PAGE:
Assessing current platforms’ attempts to curb misinformation

Forbes wrote a story in 2020 that crowned Facebook as the social media site where misinformation spreads the fastest. At this stage of the game, we have all more than likely encountered a piece of misinformation — maybe via screenshot — that spread like wildfire with Facebook as its host. Facebook has historically been a burning spot for misinformation; after research, I feel that is because of a lack of depth in their procedures outside the surface level. Still, recently as the depths and dangers of misinformation continue to evolve, it has taken measures to stop misinformation from appearing on the site as much as possible. 

On the Meta policy rationale page, the site clearly states that there is no way of articulating a comprehensive list of what is prohibited. However, a few boundaries are in place to ensure they won’t get crossed, which are implemented through four different categories of speech that Facebook clearly defines as prohibited. 

The information Facebook removes: Physical Harm or violence- Facebook says they collaborate with a plethora of non-governmental organizations, not-for-profit organizations, humanitarian organizations, and international organizations to combat and move any information, for example, unverifiable rumors, that would directly contribute to the risk of imminent harm or violence to people. 

In a world still at the backend of a global pandemic, Facebook is also partnering with leading health organizations that have implemented strict measures to ensure false health information doesn’t spread across the internet. The site lists an abundance of examples of how health information harmfully spreads across the world. In addition to that, Facebook has a section that talks about just general misinformation being laid in a public health emergency. The small paragraph ends with a section that reads, “Click here for a complete set of rules regarding what misinformation we do not allow regarding COVID-19 and vaccines.” It’s interesting to consider the fact that Facebook and Twitter are amid an ongoing lawsuit centered around COVID-19.

With the assistance of former U.S. President Donald Trump telling people to consume hydroxychloroquine, the United States has recently dealt with many situations that involve “miracle cures.” This has forced the site to ban any promotion or advertising of anything that is “likely to directly contribute to the risk of serious injury or death, and the treatment has no legitimate health use.” 

Staying on the political course, Meta has implemented regulations to try to maintain the integrity of elections, including prohibiting missing, false, or deceiving information about upcoming elections. Examples could be misinformation about the dates, locations, times, and methods for voting, voter registration, census participation, misinformation about whether a candidate is running or not, and more. 

The media manipulation section was the last clearly defined section on the Meta policy rationale page. It clears the way for users to edit their pictures for cosmetic purposes freely, but not to deceive. In 2015, Facebook added a feature allowing you to make minor edits to photos. Meta says media manipulation is one of the facets of misinformation that cannot be corrected through discourse, so it has implemented sharp measures that don’t allow for edits beyond adjustments for clarity or quality and video that is a product of artificial intelligence. Ironically, Meta now possesses an AI tool that helps it combat misinformation.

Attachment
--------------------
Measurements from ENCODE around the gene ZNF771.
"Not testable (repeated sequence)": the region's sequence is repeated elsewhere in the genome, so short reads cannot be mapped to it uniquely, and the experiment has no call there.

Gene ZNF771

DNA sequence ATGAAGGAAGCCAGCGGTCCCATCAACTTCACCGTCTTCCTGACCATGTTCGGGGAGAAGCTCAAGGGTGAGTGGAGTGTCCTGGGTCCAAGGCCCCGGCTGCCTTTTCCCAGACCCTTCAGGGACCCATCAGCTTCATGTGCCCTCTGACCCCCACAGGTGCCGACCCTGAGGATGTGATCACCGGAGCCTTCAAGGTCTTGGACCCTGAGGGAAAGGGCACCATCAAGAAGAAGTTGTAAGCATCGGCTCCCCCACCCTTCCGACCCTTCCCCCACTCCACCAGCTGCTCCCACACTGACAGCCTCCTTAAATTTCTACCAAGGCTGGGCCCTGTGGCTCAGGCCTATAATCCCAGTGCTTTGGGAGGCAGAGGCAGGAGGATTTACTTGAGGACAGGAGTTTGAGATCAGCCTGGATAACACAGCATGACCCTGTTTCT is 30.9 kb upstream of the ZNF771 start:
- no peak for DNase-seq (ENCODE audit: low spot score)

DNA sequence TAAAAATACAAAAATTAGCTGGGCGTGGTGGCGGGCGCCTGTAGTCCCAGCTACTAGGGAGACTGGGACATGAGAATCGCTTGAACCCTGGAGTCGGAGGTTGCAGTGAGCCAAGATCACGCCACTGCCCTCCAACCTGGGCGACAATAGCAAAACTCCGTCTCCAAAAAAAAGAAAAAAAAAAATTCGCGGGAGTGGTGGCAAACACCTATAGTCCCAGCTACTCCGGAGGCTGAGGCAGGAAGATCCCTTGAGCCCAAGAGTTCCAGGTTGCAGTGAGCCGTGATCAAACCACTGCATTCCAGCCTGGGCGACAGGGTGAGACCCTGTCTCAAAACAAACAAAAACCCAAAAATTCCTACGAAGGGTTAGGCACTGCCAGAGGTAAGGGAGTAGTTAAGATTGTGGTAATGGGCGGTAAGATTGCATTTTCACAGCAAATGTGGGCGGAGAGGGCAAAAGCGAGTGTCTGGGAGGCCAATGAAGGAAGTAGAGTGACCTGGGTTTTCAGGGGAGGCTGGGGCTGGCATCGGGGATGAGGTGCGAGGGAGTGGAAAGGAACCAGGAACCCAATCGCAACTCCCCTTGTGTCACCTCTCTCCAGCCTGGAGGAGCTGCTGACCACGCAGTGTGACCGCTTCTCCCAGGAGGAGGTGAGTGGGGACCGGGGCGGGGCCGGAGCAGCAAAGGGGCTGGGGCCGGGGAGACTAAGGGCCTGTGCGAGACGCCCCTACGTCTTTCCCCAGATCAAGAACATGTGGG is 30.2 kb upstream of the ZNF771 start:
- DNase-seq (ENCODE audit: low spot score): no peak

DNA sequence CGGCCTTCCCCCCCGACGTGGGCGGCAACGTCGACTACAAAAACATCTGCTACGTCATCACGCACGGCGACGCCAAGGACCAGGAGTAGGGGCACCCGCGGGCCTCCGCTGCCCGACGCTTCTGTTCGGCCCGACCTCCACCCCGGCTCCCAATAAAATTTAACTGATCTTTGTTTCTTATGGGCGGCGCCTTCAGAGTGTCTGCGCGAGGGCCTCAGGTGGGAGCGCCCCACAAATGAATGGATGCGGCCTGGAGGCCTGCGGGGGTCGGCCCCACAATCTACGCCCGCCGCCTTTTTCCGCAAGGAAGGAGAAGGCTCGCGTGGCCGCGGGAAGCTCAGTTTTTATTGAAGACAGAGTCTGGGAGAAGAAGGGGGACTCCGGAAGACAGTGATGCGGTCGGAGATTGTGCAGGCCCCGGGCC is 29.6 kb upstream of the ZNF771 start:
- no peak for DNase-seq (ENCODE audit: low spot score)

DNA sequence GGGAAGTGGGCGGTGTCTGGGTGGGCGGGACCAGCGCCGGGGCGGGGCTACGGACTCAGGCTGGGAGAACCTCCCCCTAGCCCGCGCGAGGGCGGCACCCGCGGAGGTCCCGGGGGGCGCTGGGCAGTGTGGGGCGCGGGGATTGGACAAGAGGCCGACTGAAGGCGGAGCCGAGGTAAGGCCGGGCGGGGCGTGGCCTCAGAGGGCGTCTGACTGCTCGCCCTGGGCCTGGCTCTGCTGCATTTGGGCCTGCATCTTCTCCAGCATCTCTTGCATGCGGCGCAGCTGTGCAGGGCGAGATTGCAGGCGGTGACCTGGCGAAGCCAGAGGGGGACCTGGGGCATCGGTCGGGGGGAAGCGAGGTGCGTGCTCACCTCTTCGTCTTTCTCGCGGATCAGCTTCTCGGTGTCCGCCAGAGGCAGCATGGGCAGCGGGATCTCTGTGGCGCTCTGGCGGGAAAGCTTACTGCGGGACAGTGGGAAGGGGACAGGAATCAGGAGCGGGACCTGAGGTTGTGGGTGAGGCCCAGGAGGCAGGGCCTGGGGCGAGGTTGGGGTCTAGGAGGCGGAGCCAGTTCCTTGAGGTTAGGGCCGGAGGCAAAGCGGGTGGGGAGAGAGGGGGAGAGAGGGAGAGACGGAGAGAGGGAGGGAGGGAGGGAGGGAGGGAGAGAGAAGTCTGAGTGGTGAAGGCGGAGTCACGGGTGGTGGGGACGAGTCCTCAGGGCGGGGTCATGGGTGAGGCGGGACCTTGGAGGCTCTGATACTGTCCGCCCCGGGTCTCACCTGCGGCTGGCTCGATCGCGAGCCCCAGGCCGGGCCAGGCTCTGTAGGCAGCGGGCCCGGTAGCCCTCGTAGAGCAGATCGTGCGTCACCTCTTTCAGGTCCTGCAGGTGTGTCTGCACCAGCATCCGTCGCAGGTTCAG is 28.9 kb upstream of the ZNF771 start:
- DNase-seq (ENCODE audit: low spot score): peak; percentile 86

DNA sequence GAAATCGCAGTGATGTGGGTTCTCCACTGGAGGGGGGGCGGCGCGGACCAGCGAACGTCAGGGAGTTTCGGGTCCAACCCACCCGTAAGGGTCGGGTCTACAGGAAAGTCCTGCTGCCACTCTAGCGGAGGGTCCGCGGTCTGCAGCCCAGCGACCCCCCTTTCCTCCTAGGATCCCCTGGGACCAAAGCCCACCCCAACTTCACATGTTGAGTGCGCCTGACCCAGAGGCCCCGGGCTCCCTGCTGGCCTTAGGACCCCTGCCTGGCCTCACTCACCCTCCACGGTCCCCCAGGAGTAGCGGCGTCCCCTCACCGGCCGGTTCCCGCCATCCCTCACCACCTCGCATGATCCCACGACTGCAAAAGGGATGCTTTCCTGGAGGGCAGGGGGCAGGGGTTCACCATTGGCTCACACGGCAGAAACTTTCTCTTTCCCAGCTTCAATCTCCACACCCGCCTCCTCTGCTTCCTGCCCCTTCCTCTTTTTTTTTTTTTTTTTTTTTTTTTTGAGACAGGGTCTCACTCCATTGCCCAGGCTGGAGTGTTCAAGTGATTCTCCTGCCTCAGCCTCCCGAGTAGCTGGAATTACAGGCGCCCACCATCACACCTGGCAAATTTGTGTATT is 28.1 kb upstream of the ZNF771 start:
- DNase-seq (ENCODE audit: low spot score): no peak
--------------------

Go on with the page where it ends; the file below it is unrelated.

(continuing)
Mastodon is a social media site established in 2016 to network in a setting eerily similar in design to Twitter. Mastodon is a bit of an obscure site that I had never heard of, so I approached finding my second site in a way that I was curious to see if any of these websites flying under the radar are taking advantage of that lack of attention by allowing its users to speak freely with few rules of regulations. After spending time on the site and scouring its information pages, I learned that that was what had been taking place. 

Mastodon has no specific rules defined for misinformation. After going to the About page, I found a section that read server rules, but upon clicking, instead of having blocks or paragraphs of information defining and offering examples of prohibited misinformation on the site, there were just a few bullet points under a highlighted section that read “server rules.” The site lists five server rules, with one out of five of them revolving around misinformation. That one regulation said, “Do not share intentionally false or misleading information.” There is nothing added or nothing more involving combatting misinformation. With that said, this site needs to be held accountable and, at the minimum, create a foundation where misinformation is quickly combated and not seemingly embraced, whether through negligence or not. Thorough explanations and examples of misinformation and how it occurs would be a basic necessity. As it stands, Mastadon, and any social media like it, that attempts to thrive in a Wild Wild West environment with no rules or regulations, are weapons of mass destruction in misinformation warfare.  

Overall, I am not a fan of the strength of either Meta or Mastodon’s misinformation policies. Mastodon does nothing at all, while Facebook comes off as proactively attempting to combat misinformation, but when you read through the procedures, the loopholes are glaring. Simply put, there is much that Facebook tries to halt, but at the same time, there are many things that they “cannot clearly define what is prohibited and what isn’t.” 


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